European countries should screen Afghan refugees upon entry into the bloc to mitigate security risks, the EU’s top home affairs official said Thursday.
Europe “needs to make sure that we do not take in people that could pose a security threat towards the European Union,” said Ylva Johansson, the European Union’s home affairs commissioner in charge of migration and security issues.
“One person can be a security threat,” she said.
The commissioner was speaking to POLITICO just hours before explosions and gunshots outside Kabul’s Hamid Karzai International Airport killed several U.S. military personnel and dozens of Afghans. Western security officials had warned repeatedly about the threat of terror attacks in Kabul in the past days.
But Johansson was not addressing the domestic terror threat within Afghanistan. Instead, her comments were focused on how the EU should manage security within its own borders as it prepares to process a heightened number of refugees from Afghanistan.
National border authorities, the EU commissioner said, should use “the right kind of scanning of people for security reasons.”
“We have the tools, but we need to make sure that all member states agree to use them in the same way,” she said, stressing that the EU should also step up its humanitarian efforts in Afghanistan and its support to neighboring countries to receive Afghans that seek asylum.
The European Commission last year proposed mandatory screening and registration for anyone coming into Europe using a massive migration database called Eurodac, which contains fingerprints. It’s been heavily criticized by human rights groups for enabling mass surveillance of asylum seekers.
“We should avoid people turning up at our [external] borders. But it’s important that we have the screening and security, that we are prepared for that,” Johansson said.
European home affairs ministers will meet next Tuesday to coordinate responses to the crisis in Afghanistan. Countries are wrapping up their evacuation efforts in Kabul, with Belgium and Germany already having ceased flights and others like France expected to do so in the coming hours and days.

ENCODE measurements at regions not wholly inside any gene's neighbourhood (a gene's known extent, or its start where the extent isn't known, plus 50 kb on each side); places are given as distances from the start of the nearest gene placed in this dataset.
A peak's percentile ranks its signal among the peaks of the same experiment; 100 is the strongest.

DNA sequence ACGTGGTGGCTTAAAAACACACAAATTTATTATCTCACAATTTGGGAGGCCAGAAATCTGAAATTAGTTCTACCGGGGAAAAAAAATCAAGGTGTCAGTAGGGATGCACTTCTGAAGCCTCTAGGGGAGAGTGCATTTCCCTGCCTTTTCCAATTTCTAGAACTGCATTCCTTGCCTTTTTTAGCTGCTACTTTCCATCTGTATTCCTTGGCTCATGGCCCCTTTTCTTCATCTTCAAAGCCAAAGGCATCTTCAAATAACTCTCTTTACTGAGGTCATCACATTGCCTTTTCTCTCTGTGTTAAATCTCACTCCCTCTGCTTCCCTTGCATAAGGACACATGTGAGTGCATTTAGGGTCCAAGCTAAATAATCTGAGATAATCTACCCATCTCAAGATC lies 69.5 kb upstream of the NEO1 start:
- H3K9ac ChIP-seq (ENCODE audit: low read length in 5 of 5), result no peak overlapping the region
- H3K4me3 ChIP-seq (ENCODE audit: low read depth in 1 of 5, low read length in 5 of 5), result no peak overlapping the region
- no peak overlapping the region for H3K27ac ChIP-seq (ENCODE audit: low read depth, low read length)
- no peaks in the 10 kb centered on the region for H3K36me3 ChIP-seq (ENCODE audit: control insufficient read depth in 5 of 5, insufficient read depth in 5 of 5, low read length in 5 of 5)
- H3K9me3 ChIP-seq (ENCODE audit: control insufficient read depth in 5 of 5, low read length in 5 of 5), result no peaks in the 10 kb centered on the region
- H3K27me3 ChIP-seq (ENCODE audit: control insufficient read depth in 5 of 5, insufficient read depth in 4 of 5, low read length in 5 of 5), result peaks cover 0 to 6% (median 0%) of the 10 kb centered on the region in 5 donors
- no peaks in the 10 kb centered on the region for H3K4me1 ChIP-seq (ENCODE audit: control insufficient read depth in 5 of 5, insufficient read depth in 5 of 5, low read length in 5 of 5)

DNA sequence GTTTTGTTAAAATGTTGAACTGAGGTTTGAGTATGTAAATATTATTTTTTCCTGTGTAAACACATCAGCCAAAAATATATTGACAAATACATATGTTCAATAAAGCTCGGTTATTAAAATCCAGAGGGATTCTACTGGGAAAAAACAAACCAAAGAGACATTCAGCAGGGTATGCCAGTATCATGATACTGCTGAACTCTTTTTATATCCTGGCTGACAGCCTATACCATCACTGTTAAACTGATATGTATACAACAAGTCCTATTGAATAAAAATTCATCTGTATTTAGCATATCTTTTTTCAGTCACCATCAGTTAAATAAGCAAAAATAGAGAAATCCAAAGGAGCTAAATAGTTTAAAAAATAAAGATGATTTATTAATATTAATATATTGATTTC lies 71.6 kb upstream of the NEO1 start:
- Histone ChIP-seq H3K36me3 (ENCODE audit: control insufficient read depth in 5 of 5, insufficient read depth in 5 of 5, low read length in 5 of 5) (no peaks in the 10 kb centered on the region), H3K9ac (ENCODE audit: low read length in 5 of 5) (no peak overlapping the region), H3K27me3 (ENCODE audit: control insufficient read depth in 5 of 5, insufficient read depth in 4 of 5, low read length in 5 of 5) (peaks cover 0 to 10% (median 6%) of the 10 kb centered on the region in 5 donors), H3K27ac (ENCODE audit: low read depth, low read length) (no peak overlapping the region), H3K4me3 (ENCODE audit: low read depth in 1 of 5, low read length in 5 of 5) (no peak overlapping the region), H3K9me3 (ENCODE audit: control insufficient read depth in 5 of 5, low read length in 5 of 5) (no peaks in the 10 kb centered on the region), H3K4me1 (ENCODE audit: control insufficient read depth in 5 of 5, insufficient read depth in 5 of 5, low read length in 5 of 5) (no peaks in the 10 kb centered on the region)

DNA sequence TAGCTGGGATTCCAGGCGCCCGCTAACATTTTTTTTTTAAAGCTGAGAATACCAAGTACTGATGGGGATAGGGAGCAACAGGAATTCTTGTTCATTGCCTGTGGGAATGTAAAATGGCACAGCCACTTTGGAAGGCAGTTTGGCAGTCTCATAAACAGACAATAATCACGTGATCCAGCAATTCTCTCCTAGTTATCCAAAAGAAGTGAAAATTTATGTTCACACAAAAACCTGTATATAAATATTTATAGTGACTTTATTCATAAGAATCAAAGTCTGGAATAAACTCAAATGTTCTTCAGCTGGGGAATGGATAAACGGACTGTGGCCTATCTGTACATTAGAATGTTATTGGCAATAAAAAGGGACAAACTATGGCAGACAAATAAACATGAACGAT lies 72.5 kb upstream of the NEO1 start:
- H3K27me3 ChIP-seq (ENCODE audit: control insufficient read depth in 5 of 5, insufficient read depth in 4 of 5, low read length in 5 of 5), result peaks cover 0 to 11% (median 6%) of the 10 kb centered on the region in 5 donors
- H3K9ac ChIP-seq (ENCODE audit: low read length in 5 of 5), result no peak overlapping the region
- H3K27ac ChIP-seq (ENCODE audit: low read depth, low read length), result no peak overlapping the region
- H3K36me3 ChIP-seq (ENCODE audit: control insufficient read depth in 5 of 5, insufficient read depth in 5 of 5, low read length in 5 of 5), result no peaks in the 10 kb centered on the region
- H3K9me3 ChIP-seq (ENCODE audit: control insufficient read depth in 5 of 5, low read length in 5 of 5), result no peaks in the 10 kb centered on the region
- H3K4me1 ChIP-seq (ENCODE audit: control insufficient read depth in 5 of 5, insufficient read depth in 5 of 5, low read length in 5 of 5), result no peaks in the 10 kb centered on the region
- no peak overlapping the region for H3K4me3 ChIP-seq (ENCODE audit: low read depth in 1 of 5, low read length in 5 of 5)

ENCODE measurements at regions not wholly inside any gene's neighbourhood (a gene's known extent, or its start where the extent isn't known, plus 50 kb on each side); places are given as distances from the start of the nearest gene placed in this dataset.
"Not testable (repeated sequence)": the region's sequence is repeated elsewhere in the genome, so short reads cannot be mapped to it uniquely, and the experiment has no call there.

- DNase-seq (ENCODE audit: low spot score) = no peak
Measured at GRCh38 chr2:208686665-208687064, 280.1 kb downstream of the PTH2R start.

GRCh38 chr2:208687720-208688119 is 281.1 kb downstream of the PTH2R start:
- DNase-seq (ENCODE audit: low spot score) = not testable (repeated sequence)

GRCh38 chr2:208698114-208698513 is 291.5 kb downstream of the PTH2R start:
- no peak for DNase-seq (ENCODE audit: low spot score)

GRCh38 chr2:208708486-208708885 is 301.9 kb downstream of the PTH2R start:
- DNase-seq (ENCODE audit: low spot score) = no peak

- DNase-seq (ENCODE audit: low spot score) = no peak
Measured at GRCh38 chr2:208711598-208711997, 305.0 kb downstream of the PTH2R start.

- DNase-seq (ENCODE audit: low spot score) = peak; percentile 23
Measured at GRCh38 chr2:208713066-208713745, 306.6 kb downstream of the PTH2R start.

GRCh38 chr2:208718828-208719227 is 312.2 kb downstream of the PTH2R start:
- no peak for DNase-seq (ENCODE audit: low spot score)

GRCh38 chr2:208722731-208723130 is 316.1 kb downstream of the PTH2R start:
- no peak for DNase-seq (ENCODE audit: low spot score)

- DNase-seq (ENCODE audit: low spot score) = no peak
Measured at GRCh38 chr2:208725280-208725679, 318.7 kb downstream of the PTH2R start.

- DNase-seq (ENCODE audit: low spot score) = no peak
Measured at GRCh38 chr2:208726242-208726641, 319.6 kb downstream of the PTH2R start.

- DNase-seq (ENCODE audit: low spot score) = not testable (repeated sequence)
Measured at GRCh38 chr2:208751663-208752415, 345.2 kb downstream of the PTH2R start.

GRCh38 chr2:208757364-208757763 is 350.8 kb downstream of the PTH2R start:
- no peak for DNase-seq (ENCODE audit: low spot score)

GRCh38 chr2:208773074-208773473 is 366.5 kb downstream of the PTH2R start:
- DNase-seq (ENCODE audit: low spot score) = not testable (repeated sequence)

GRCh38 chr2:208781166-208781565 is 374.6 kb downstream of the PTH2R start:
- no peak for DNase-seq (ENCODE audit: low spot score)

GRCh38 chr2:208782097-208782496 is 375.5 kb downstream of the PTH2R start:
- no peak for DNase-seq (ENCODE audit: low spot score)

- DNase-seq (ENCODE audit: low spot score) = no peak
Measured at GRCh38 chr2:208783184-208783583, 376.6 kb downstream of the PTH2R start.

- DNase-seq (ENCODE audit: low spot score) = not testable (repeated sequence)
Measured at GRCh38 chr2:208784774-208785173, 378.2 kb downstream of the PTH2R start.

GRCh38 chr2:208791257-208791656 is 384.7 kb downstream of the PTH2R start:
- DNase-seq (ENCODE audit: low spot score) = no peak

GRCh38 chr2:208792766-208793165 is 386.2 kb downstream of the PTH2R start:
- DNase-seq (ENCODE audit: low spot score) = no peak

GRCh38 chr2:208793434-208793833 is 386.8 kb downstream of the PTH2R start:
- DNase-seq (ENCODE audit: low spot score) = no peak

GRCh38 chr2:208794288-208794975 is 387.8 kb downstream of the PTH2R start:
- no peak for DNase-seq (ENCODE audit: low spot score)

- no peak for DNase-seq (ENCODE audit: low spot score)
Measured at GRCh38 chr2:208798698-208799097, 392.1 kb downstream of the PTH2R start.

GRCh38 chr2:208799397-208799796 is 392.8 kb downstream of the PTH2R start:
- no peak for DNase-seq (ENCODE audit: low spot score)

As the evacuation effort winds down, attention is shifting to Europe’s plans for handling Afghan refugees and asylum seekers who are fleeing the country, fearing reprisals and repression under Taliban rule.
The EU is already facing a crisis at its eastern borders, with Iraqi, Syrian and Afghan migrants streaming in via Belarus. Officials have attributed the surge to a deliberate effort by Belarus President Alexander Lukashenko to pressure European leaders.
Lithuania this week said it would erect a 500-kilometer fence along its border with Belarus by next year, to deter and stop people from entering.
According to the EU commissioner, “member states are obliged to protect their external borders, and member states are best placed to decide how to do it. Of course they need to comply with fundamental rights … but sometimes they might need a fence.”
Johansson, a former Swedish minister and member of the Social Democrats, is headed to the U.S. on Friday to discuss the crisis in Afghanistan with U.S. counterparts.
She’ll also discuss recent moves by U.S. tech giant Apple to surveil phones for child sexual abuse material (CSAM) and the rising threat of ransomware that’s hit European and U.S. hospitals, utility companies, retailers and schools.
The top EU official is having dinner with U.S. Secretary of Homeland Security Alejandro Mayorkas on Friday. She’ll also meet with the U.N.’s Secretary-General António Guterres and its chief counter-terrorism official Vladimir Voronkov on her trip.